> Ideally you should only have two: one for controlling your HTPC and one 
> for your hi-fi set.
> * It is geared towards modern television, that means stuff like HDTV and 
> no legacy connector stuff (like composite).
> With those goals set, I started looking for hardware. Here's what I've 
> come up with:
> * Case: Silverstone LC19
> http://www.silverstonetek.com/products/p_spec.php?pno=lc19&area=usa
> + Fanless PSU.
> + Casefans can be removed
> + Comes with PCI-e and PCI risercards
> + Integrated cardreader and slimline optical slot
> + Available in black and silver
> + Accommodates standard ATX I/O shield
> + Room for a 3.5" storage device (SSD?)
> + Vents right above the CPU
> + Slim
> - Fits only small motherboard sizes
> - Only 120 watt PSU
> - No infrared receiver, no remote control
> * Motherboard: Asus P5N7A-VM
> http://www.asus.com/product.aspx?P_ID=8YiUFvK51IergAqY&templete=2
> + Powerful on-board graphics (nVidia 9300)
> + Supports 16 GB of RAM
> + eSATA port
> + Optical audio output
> + HDMI, DVI and VGA video output
> + Gigabit ethernet
> + Solid caps
> - nVidia on-board graphics (requiring proprietary driver)
> - On-board graphics use system memory
> - Crappy realtek audio codec
> * DVB-C receiver: ?
> I have zero experience with DVB-C receivers for computers. I've come 
> across the "DVBWorldDTV Cable" 
> (http://www.worlddvb.com/product/htm/pcic.htm) which seems to provide 
> what I'm looking for. Anyone know how good this hardware actually is and 
> how well it's supported by linux?
> I have an old hauppauge PVR-350 card which works well, unfortunately 
> hauppauge doesn't seem to have DVB-C products.
> * Remote control: ?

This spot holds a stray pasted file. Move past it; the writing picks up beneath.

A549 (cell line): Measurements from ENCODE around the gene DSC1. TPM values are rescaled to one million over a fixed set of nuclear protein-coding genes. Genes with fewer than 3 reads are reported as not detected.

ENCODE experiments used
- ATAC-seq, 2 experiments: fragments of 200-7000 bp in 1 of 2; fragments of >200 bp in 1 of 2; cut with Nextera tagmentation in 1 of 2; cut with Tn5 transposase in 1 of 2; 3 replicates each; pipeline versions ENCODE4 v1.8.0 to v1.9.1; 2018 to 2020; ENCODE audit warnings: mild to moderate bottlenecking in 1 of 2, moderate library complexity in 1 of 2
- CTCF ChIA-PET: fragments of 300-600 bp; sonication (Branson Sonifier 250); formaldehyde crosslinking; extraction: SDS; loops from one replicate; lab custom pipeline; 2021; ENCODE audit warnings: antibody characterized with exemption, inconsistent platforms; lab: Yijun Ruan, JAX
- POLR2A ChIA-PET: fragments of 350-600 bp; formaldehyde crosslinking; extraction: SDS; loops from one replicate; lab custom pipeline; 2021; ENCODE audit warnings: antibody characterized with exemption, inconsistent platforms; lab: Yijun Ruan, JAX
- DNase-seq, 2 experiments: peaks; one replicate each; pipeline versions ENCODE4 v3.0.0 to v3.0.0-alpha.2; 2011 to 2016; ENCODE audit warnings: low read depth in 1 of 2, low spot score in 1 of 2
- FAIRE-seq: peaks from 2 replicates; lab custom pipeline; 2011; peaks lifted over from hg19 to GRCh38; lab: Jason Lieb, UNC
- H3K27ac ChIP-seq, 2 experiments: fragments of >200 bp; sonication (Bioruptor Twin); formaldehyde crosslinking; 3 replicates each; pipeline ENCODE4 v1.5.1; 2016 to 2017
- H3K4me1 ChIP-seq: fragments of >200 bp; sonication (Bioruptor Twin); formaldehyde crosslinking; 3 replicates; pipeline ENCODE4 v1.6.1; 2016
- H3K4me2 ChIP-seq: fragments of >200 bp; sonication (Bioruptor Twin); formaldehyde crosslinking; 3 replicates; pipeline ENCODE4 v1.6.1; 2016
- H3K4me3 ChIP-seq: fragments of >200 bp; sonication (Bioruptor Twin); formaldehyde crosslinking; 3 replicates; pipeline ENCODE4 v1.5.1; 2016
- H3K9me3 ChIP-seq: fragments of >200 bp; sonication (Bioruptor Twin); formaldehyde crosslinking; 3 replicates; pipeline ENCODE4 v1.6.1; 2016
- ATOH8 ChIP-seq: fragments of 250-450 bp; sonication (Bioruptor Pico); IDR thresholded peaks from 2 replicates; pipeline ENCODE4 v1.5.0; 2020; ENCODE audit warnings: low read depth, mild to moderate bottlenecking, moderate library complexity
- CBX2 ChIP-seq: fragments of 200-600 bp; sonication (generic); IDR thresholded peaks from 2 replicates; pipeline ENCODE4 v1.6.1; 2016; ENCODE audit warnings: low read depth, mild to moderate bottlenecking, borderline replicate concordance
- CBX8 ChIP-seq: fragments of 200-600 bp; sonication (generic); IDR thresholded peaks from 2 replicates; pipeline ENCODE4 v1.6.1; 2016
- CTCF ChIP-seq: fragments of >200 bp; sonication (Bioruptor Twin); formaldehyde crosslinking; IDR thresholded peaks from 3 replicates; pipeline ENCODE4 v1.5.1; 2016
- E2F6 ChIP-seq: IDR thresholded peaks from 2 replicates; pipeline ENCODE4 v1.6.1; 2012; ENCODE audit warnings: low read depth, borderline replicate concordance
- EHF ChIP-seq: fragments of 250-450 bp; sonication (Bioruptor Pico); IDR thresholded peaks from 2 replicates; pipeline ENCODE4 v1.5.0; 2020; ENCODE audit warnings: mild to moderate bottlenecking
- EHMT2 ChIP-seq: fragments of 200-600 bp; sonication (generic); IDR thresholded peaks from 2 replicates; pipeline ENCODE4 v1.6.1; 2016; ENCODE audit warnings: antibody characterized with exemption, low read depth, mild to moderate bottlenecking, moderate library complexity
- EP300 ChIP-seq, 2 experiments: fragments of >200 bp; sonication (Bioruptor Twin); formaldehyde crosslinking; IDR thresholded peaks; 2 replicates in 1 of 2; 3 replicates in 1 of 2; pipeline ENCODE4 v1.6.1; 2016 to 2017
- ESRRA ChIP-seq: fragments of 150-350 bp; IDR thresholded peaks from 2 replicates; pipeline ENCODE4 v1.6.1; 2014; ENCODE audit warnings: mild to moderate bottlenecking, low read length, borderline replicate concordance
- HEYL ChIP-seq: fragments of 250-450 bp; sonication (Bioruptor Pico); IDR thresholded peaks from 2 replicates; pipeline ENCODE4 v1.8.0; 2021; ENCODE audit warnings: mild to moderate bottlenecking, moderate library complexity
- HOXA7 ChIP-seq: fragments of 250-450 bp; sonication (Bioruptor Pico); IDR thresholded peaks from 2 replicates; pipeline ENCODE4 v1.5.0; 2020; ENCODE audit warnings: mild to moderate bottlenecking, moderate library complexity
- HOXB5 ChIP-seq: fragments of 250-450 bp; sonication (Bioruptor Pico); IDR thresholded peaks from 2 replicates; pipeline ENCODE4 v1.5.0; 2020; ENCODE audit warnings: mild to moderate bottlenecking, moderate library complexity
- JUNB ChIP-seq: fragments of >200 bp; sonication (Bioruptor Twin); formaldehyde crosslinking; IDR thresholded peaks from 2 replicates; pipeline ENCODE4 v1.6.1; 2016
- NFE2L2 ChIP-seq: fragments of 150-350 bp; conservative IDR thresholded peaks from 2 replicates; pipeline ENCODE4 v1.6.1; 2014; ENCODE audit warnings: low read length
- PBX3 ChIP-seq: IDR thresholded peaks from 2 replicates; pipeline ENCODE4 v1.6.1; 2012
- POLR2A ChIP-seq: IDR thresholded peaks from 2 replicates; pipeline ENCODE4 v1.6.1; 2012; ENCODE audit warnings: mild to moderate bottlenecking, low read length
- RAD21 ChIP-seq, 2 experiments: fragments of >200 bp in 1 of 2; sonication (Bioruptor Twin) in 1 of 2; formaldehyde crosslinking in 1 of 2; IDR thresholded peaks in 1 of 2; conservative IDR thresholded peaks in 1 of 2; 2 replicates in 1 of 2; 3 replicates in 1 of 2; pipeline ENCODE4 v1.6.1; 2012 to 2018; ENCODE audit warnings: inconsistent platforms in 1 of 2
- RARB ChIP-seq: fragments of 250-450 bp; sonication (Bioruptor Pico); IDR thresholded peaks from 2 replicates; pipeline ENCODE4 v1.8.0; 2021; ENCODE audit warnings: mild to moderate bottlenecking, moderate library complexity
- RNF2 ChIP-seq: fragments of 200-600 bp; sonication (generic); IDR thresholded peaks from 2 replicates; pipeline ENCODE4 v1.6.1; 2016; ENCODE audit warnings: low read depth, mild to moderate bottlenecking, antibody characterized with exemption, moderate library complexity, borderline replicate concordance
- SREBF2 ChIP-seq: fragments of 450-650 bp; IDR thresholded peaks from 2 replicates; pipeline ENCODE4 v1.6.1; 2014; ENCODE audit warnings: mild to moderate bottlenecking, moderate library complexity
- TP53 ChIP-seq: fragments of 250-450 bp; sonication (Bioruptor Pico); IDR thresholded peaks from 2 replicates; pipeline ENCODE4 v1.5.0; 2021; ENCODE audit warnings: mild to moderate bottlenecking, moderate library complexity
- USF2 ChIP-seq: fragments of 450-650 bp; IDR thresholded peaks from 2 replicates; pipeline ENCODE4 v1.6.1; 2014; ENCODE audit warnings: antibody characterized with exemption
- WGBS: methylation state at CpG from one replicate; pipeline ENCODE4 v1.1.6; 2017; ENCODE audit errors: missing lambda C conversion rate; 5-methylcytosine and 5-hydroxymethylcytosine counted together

> I want to have something simple here. Maybe a small USB infrared 
> receiver and a simple remote control with buttons up, down, left, right, 
> enter? Anyone know if such hardware exists?
> * Processor: Intel Celeron?
> No idea how much processing power would be required for a decent HTPC. 
> Preferably as low powered as possible, as the CPU will have to be 
> passively cooled.
> * Processor cooling: ?
> I was thinking of a big block with small fins which you see a lot in 1U 
> rackservers. Copper would be the logical choice but from what I've read, 
> aluminum allows for better heat transfer to the environment. So a copper 
> base with alu fins would be ideal.
> * Storage: ?
> For storing the operating system I was thinking of those IDE compact 
> flash cards. Downside is that they are very slow. An SSD can be 
> considered but I want to leave the option open to use the 3.5" bay for a 
> hard drive for people that don't have the luxury of a NAS or don't want 
> to leave a NAS running all times.
> Moving along. The most annoying aspect: software. Obviously we want all 
> our software to be open source. A shortlist of open source media center 
> software:
> * MythTV (http://www.mythtv.org/)
> * XBMC (http://xbmc.org/)
> * Elisa (http://elisa.fluendo.com/)
> The point I really want to focus on is ease of use. Take this as a 
> benchmark: you only have to explain your parents once how it works.
> Any suggestions, comments, thoughts, etc... are appreciated.
> Thanks,
> Best regards,
> Glenn